Islamic State jihadists in Iraq and Syria pose a “multi-faceted threat” to the West but are “not invincible,” as US air strikes have exposed their weaknesses, a top US intelligence official said Wednesday.
Matthew Olsen, director of the US National Counterterrorism Center, said there is no “credible information” that ISIL fighters are plotting an imminent 9/11-style attack on the United States.
However, Olsen, speaking at the Washington-based Brookings Institution, refused to answer a reporter’s question about a potential “Minneapolis cell” that could act as sleepers in the US homeland.
At least 15 young men from the Somali-American community of the Minneapolis-St. Paul area in the northern state of Minnesota had traveled to Syria to join ISIL, according to local news reports. US investigators estimate the total number of Americans to have made that trip for that purpose to be 100.
The FBI had arrested “more than half a dozen” people seeking to travel from the US to Syria to support ISIL, Olsen said.
He described ISIL as an “extremely dangerous organization” operating in a “chaotic part of the world”. Whereas ISIL fighters in 2012 committed between five and ten suicide attacks per month, they have now increased those attacks to 30 to 40 per month in addition to “horrific acts of violence” perpetrated against innocent civilians.
Olsen laid out a detailed assessment of the jihadists’ strength, saying the group takes in $1 million (1.3 million euros) a day from oil sales, ransoms, and smuggling.
The rise of ISIL can be viewed as a transformation of the global jihadist movement of which ISIL sees itself as the new leader, exploiting failed states and the lack of functioning governments, backing or orchestrating eleven insurgencies in the Islamic world, Olsen said.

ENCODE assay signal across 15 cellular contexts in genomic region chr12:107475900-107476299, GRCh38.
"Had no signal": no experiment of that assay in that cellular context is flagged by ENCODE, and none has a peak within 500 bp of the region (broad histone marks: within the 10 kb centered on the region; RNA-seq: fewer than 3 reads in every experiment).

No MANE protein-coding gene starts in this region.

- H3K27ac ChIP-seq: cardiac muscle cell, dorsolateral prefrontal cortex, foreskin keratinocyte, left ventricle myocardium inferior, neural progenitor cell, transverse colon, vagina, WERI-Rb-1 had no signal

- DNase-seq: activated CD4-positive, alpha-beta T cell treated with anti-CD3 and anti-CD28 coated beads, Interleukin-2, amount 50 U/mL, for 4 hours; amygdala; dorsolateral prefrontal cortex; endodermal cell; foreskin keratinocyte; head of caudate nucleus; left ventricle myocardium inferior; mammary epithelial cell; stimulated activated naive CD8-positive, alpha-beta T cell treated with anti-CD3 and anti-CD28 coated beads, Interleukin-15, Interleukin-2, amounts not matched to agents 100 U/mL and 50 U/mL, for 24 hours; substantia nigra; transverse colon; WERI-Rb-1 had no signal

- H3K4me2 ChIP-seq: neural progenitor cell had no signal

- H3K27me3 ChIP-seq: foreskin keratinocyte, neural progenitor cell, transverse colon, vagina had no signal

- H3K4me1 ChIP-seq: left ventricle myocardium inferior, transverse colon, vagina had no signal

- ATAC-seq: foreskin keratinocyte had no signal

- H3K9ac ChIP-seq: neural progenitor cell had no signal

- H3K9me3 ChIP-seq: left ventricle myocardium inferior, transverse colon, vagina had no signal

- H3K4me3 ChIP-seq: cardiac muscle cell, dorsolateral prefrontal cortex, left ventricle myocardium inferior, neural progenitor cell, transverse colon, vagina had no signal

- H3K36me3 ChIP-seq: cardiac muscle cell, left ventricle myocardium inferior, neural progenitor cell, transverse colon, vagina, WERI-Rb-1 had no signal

By doing this, ISIL employs a sophisticated propaganda machine and making maximum use of social media, Olsen said.
ISIL terrorists also changed the way they communicate among themselves, avoiding electronic devices whenever possible, which makes it harder for the western intelligence community to track them and hunt them down, according to Olsen.
Nevertheless, “we have a good sense” of who ISIL’s shadowy leader Abu Bakr al-Baghdadi really is, Olsen said without elaborating.
“No terrorist group is invincible,” he added, “and we have the tools to defeat ISIL.”
Olsen estimated that the more than 120 US air strikes so far have been successful and have considerably damaged the jihadist infrastructure.
Echoing US President Barack Obama, Olsen said that there is “no purely military solution” against ISIL.
What is necessary is a broad-based comprehensive strategy of a “global coalition” that will ultimately be able to degrade the jihadists and support the moderate Syrian opposition as well as an inclusive Iraqi government, Olsen said.
Brookings Video: Threat Assessment of ISIL and Al Qaeda in Iraq, Syria and Beyond